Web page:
Nicholas Bagley and I previously covered job lock fairly extensively. (“Job lock” is the catch-all, labor market economist’s term for any situation that gives rise to workers working more or facing constraints in job mobility due to provision of work-related health insurance.) John Shoven and Sita Slavov have published the most recent work on the subject.
We study the impact of retiree health coverage on the labor supply of public sector workers between the ages of 55 and 64. We find that retiree health coverage raises the probability of stopping full time work by 4.3 percentage points (around 38 percent) over two years among public sector workers aged 55-59, and by 6.7 percentage points (around 26 percent) over two years among public sector workers aged 60-64. In the younger age group, retiree health insurance mostly seems to facilitate transitions to part-time work rather than full retirement. However, in the older age group, it increases the probability of stopping work entirely by 4.3 percentage points (around 22 percent). […]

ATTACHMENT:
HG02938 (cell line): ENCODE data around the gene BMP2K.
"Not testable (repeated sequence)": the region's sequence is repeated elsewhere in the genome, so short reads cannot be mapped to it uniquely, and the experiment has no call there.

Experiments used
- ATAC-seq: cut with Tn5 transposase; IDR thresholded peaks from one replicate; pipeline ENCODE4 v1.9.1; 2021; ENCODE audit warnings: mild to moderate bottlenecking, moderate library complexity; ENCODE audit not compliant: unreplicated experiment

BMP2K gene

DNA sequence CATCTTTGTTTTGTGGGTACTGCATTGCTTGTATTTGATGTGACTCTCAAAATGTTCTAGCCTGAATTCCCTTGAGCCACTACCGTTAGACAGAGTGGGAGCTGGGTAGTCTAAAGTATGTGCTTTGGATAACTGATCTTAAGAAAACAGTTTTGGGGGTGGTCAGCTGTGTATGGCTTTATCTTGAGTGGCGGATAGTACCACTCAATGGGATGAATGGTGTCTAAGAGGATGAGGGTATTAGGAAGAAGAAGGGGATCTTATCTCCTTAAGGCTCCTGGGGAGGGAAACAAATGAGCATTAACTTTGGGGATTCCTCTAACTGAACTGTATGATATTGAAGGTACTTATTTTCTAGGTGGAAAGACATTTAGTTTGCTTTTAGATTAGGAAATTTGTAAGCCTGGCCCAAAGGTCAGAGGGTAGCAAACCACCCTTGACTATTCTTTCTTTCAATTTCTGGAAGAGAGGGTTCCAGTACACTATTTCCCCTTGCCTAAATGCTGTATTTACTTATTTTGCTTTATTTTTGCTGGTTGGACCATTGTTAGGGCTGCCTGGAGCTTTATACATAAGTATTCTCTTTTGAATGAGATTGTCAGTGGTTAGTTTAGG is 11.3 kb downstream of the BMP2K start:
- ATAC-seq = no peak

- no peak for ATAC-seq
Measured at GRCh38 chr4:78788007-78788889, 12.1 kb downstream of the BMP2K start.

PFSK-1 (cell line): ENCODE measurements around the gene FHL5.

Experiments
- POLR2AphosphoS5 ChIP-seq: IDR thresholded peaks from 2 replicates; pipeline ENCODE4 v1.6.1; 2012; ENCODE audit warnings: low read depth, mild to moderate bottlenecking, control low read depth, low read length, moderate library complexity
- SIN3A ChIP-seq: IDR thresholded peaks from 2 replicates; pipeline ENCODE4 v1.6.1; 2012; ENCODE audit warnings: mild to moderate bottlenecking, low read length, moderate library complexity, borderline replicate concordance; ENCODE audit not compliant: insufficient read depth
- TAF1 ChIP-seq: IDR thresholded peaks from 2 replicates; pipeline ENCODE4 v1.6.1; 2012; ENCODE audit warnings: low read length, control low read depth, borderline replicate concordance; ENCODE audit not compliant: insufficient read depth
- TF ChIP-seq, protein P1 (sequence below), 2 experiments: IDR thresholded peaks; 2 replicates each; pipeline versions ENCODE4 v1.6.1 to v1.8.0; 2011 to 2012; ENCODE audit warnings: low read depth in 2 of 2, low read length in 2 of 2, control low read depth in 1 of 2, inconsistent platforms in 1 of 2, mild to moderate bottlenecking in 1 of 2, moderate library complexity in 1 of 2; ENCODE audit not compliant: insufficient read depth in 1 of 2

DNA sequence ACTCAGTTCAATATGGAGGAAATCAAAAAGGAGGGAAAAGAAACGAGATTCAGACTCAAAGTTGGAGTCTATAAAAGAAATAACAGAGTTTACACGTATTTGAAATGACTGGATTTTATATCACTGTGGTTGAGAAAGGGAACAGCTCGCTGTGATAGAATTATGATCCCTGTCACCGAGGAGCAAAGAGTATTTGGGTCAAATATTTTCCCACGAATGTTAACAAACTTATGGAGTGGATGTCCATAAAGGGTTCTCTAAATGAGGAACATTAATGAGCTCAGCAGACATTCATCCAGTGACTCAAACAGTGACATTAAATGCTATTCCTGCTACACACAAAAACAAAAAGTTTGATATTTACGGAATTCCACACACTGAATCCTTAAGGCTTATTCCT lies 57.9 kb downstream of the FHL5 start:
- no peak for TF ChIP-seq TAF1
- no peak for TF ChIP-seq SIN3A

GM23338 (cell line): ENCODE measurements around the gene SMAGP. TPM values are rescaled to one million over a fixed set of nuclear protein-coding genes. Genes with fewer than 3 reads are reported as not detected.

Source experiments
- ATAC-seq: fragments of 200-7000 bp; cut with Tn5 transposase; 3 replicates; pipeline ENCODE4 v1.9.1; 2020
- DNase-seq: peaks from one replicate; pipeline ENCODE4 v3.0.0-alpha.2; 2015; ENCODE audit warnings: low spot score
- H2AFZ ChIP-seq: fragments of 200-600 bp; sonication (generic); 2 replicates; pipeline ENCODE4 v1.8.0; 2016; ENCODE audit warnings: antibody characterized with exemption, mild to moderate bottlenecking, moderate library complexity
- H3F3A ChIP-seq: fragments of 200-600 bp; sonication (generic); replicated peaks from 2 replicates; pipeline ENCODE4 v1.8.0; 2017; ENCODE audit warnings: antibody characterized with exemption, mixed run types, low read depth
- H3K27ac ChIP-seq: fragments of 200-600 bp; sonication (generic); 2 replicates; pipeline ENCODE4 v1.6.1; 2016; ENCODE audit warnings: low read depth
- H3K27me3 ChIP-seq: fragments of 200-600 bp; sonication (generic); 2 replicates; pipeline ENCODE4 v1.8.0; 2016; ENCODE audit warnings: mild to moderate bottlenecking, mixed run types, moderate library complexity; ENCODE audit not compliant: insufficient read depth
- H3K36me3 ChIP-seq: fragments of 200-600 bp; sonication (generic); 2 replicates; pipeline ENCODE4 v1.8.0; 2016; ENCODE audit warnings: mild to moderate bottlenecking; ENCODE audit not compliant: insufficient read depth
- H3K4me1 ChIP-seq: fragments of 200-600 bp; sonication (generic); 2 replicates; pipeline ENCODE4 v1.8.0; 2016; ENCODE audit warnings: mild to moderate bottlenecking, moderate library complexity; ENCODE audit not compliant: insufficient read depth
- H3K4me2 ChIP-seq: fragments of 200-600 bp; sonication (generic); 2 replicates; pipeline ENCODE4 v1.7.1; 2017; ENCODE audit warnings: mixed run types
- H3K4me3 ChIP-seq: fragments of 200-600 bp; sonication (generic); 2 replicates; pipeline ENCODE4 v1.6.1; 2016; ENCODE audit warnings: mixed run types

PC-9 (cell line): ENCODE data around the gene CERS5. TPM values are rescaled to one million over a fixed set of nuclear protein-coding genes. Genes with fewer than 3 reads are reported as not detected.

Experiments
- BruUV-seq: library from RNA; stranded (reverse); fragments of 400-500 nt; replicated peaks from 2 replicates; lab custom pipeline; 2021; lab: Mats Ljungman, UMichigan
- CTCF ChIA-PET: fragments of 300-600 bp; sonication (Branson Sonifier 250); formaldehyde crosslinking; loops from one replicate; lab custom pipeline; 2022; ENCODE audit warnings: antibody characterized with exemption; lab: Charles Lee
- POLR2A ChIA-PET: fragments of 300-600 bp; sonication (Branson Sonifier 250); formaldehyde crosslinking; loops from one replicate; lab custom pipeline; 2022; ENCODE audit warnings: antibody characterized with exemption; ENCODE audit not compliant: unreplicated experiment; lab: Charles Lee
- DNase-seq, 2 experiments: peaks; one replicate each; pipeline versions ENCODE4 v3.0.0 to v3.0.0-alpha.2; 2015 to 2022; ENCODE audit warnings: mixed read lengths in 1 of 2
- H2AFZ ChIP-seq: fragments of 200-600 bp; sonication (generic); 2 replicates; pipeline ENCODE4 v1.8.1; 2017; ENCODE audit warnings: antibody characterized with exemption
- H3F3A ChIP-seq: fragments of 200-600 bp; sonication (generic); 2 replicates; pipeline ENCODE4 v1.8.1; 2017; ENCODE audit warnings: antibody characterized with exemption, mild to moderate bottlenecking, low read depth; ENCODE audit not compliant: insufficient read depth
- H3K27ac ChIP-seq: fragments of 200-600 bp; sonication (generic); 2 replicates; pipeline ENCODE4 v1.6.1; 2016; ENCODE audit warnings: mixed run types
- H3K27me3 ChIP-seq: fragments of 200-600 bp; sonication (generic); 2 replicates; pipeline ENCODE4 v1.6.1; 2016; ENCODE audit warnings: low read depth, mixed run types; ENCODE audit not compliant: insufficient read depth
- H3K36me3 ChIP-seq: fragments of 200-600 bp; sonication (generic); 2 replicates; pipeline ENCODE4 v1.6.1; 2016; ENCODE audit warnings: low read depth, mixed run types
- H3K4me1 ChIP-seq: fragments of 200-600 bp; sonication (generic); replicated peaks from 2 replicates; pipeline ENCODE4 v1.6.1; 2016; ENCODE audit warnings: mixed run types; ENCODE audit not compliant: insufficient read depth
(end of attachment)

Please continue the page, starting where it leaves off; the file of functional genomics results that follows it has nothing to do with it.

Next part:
Given the growing evidence that retiree health programs lead to earlier retirement, it is interesting to note that the Affordable Care Act (ACA) of 2010 offers what amounts to universal retiree health. Under the ACA, all retirees under 65 can now purchase health coverage through the state-based exchanges, and those purchases will be subsidized for all whose income in retirement is below 400 percent of the official poverty standard. The research on retiree health programs, including this paper, suggests that the ACA may lead to earlier retirements, particularly for those in the private sector who currently do not have access to subsidized health insurance in retirement before age 65.
Prior work already suggested as much, but now the evidence base that the ACA will facilitate earlier retirements is even stronger.